It was the final hole of the 1961 Masters tournament, and I had a one-stroke lead and had just hit a very satisfying tee shot. I felt I was in pretty good shape. As I approached my ball, I saw an old friend standing at the edge of the gallery. He motioned me over, stuck out his hand and said, “Congratulations.” I took his hand and shook it, but as soon as I did, I knew I had lost my focus. On my next two shots, I hit the ball into a sand trap, then put it over the edge of the green. I missed a putt and lost the Masters. You don’t forget a mistake like that; you just learn from it and become determined that you will never do that again. Trust me, your friends will understand!

A response Babe Ruth once gave to a reporter sticks in my mind: “How is it,” the Babe was asked, “that you always come through in the clutch? How is it you can come up to bat in the bottom of the 9th, in a key game with the score tied, with thousands of fans screaming in the stadium, with millions listening on the radio, the entire game on the line and deliver the game winning hit?” His answer, “I don’t know. I just keep my eye on the ball.”

In other words: Focus.

How many times have you heard an athlete talk about focus? It’s a topic I also hear about frequently in business. The most common complaints?

Too many irons in the fire. Too many projects spinning at one time. Too many interruptions. Too many phone calls. Too many emails. Too many things to do. Too little time.

The late Peter Drucker, management consultant and author, observed, “When you have 186 objectives nothing gets done. I always ask, ‘What’s the one thing you want to do?’ In Mexico they call me Senor Una Cosa.” (Translation: Mister One Thing)

Decide what’s most important. Make a list every day or every week and prioritize your activities. Scale back the amount of time you spend on meetings; they can be the biggest time-wasters of all. Learn to delegate, and make sure all members of your team follow through on assigned tasks.

Set aside a specific time of day to return phone calls and emails, and keep distractions to a minimum. In other words, set rules about how others use your time. And if you’re not the boss, work with your supervisor to make sure you agree on priorities.

Stay focused as best you can, and don’t let things happen to you—not when you can make things happen.

Mackay’s Moral: The person who is everywhere is nowhere.

What If It All Goes Right? Stop Worrying, Start Expecting !!

Have you ever watched people bowl? Many of them go through a little ritual before they actually get to the point of hurling their bowling ball in the direction of the pins. They carefully lace up their bowling shoes, and then the hunt for the perfect bowling ball begins. They may put on a bowling glove as well as an elbow brace. As they step to the line they glare at the bowling pins and get into their approach posture. Then they step forward and release the bowling ball down the alley.

That’s when it gets interesting. As the ball rolls toward the pins the bowler starts deploying facial expressions, body English, and hand signals to “guide” the ball into the best impact point on the pins. As they see the ball drifting into a less-than-perfect point of impact they begin to give voice commands to the ball to correct its course. Of course, once the ball is released it is on the way, and there is nothing the bowler can do to change what is going to happen. The bowler could just as easily release the ball, turn around, and not even look at the impact of ball and pins. The results would be the same.

The bowling illustration demonstrates the futility of “worrying” about results. When you have set your goals properly and planned the action you need to take it’s a waste of time, energy, and emotion to worry about the results of what you have set in motion. When you execute an action step, it is like releasing a bowling ball. The results ball is rolling, and there is little you can do to change the point of impact.  Worrying about where the ball will impact the target won’t improve or change what happens. The results will be the fruit of how well you prepared and planned and executed the action.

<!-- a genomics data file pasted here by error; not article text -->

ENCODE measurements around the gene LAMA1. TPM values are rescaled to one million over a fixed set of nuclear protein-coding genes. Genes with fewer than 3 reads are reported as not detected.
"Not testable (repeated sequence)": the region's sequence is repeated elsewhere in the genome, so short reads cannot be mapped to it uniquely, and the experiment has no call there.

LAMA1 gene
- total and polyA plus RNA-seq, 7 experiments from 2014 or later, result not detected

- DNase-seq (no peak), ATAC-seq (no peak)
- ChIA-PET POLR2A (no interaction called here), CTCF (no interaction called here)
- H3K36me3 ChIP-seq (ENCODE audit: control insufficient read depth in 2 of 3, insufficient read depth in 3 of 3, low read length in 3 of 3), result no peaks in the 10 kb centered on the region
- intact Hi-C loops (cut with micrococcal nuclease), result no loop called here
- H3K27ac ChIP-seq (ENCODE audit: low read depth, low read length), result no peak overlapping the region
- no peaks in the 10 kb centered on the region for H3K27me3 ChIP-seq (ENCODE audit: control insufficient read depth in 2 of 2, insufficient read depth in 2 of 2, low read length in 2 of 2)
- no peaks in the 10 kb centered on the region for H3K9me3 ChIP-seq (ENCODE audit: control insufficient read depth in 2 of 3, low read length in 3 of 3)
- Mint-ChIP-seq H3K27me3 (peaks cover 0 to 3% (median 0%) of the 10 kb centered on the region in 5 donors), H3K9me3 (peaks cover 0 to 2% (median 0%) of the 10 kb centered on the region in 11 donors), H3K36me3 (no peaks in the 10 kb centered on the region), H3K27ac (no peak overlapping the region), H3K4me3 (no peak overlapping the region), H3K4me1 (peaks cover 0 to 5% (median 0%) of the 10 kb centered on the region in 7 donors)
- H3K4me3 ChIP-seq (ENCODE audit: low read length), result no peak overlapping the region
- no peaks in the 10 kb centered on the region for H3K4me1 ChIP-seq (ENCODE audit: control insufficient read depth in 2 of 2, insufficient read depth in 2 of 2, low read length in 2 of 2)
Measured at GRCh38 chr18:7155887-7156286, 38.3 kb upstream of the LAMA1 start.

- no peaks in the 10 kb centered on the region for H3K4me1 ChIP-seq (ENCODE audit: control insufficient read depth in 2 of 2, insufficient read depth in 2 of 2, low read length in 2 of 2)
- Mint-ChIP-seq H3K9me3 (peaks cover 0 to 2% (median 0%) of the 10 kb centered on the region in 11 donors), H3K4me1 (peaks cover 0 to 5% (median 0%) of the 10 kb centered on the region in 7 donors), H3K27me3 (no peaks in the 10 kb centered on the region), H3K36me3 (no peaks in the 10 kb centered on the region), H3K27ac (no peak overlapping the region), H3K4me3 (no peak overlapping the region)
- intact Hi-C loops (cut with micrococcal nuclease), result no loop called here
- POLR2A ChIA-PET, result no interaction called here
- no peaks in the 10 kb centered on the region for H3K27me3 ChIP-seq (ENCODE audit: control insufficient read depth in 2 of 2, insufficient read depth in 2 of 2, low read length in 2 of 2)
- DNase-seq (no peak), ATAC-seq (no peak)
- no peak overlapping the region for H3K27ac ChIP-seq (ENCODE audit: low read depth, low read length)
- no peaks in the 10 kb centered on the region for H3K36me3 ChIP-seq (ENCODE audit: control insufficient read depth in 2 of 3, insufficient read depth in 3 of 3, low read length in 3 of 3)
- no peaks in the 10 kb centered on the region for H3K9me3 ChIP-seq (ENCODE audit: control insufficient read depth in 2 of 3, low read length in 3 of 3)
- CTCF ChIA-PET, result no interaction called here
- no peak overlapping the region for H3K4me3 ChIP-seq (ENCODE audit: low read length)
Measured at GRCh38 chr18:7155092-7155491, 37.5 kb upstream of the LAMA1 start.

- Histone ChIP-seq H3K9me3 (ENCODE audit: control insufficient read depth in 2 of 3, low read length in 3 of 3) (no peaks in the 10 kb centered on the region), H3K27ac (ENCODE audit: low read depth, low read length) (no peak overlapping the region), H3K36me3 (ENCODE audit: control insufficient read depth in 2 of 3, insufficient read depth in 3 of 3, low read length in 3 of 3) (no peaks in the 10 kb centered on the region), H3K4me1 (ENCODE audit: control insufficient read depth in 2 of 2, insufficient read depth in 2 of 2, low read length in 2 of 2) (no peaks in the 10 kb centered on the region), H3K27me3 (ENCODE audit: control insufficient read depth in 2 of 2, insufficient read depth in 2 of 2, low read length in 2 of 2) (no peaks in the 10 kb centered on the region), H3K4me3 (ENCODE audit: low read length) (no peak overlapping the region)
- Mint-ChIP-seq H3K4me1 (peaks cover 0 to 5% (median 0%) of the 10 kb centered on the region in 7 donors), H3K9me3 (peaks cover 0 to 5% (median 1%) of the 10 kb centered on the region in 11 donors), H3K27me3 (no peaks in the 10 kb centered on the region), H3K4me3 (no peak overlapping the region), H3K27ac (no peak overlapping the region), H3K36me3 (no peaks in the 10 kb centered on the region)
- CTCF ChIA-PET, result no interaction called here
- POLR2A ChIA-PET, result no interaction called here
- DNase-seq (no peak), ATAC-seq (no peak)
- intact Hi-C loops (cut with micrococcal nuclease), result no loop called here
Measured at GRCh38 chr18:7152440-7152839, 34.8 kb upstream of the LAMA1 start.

Worrying Makes Problems Worse

Worrying about the results will not change them.  I certainly recognize that a certain amount of worry is just part of being human. People have concerns about many things. There are legitimate concerns about money and financial security. There are legitimate concerns about health issues, and there are concerns about our personal and professional relationships. People want all of these things to go well in their lives, and a certain amount of worry and concern is normal. But there is another kind of worry that is not only dangerous to your health; it is dangerous to your success. The kind of worry I’m talking about is “imagined worry.” Imagined worry is when you spend a lot of time thinking about the future and what might happen in your life that could be terrible. My late friend Mary Crowley said, “Worry is a misuse of the imagination,” and she hit the nail on the head with that remark.  Now you might be wondering why I’m so concerned about worrying and what it has to do with success and expecting to win, so I’ll tell you.

Worry is the most significant factor that relates to the root of negative thinking. As a matter of fact, worry just might be the engine that starts negative thinking, and if you are involved in negative thinking, you will not expect to win. If you spend an excessive amount of time imagining all the bad things that can happen in your life, you will become a person who is problem-conscious, not solution-conscious. There is perhaps no greater example of how this can be so dangerous than when it involves worrying about health issues.  I have known many people who receive bad medical reports, and when they hear the news, they begin to worry so much about it that their life may as well have ended at that moment, while others may have bad days, but they choose to focus on the good days and what they can still do. They live in the moment and know full well that tomorrow will be what it is and they can deal with it when it arrives, not before.